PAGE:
Silver Welcomes Marathoners from Italian Substance Use Therapeutic Community
On Friday November 1, students and faculty gathered in the Parlor at 1 WSN for a lunch reception to honor visiting residents from San Patrignano (SanPa), a therapeutic community (TC) in Italy for the treatment of substance use problems. Our guests were members of SanPa’s running team, here to participate in Sunday’s ING New York City Marathon. (Read the New York Times story about them here.) They were accompanied by Dr. Antonio Boschini, a former resident of the community who went on to earn his medical degree from the University of Verona, and now oversees SanPa’s state-of-the-art, on-campus medical facility.
SanPa’s services are completely free, and it stresses the importance of learning work skills to internalize positive self-image and improve relationships with individuals and society. Residents work in one of the facility’s many sectors, which include woodworking and design workshops, an award-winning vineyard, equine and canine rescue, and the medical center.
Following the lunch, an informal roundtable discussion began, with bilingual residents helping with English/Italian translation. Mike, an American resident of SanPa who just "graduated" from the program, said it was ultimately the only rehabilitation model that worked for him. He spoke of being able to "put on masks" and fool his doctors and therapists in the treatments he tried in the United States: "I’m not able to wear that mask at SanPa. It helped me wake up and realize I was losing time." Mike plans to return to the US this spring to begin his bachelor’s in Social Work.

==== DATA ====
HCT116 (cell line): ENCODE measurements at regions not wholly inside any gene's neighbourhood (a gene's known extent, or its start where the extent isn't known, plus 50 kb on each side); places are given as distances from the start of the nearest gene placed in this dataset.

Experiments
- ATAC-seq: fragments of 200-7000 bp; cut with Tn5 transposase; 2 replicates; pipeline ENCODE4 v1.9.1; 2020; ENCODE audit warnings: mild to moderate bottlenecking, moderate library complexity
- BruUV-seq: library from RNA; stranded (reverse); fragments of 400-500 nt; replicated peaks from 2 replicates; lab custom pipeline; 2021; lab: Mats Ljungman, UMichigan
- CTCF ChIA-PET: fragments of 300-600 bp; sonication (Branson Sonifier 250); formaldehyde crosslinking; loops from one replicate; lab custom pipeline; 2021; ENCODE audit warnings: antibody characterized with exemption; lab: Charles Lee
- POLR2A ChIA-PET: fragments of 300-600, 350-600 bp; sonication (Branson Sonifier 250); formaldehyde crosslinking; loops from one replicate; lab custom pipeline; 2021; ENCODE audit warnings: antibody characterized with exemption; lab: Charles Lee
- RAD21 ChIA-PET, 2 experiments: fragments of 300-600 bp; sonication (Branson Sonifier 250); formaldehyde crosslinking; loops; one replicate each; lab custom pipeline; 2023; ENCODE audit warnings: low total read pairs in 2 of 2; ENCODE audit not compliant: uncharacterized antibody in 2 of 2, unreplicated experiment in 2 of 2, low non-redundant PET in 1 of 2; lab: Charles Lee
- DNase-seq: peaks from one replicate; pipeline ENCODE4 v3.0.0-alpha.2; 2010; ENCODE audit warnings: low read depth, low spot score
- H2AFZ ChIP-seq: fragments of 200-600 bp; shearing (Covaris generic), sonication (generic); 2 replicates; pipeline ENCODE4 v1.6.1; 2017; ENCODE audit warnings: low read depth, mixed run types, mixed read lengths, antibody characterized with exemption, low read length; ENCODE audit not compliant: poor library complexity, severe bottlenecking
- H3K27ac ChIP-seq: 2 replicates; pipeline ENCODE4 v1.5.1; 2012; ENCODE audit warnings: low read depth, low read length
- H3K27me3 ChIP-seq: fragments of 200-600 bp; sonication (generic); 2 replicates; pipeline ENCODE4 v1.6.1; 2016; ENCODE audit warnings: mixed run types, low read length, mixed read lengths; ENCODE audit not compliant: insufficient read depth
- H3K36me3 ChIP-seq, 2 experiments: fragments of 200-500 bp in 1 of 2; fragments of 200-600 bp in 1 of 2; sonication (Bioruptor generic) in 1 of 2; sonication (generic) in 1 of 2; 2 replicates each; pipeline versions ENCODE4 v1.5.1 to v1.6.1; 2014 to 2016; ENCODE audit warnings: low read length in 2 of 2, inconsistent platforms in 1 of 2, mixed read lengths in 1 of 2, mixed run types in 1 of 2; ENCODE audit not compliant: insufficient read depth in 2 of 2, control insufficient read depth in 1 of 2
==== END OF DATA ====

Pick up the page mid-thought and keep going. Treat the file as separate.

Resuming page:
Dr. Boschini detailed the mission of SanPa, which he described as a "secular open community, free to all, where the only requirement for admission is a real motivation to change." Boschini doesn’t consider addiction a disease or chronic affliction: "The addict who enters the community is a normal human being who needs help learning to work, study, and relate to others." He stressed the non-theoretical, relational emphasis of SanPa, in which change is built slowly over time. Indeed, the average length of stay at the facility is three-to-four years, nearly double the length of similar American TCs, which run 18 to 24 months. And this extended duration may play a role in SanPa’s extraordinary success rate: a 2005 study found that of residents who completed the entire program (70% completion rate), 70% remained drug-free after four years. (Learn more at www.sanpatrignano.org.)
SanPa served as the global learning site for last summer’s “International Perspectives on Substance Use Problems and Treatment Models: An Italian Approach,” taught by Professor Lala Straussner.
Kayla Butler, an Advanced Standing student in the Substance Abuse Focused Learning Opportunity (FLO), participated in the course and organized the reception. She and other students from the class reminisced about their experiences at SanPa, and wished the runners “buona fortuna” on their marathon. The runners seemed calm, quiet and intensely focused on the challenge awaiting them on Sunday. But Dr. Boschini put the task into perspective saying, "We’ve come to New York to run the marathon, but it’s not the only marathon of our lives."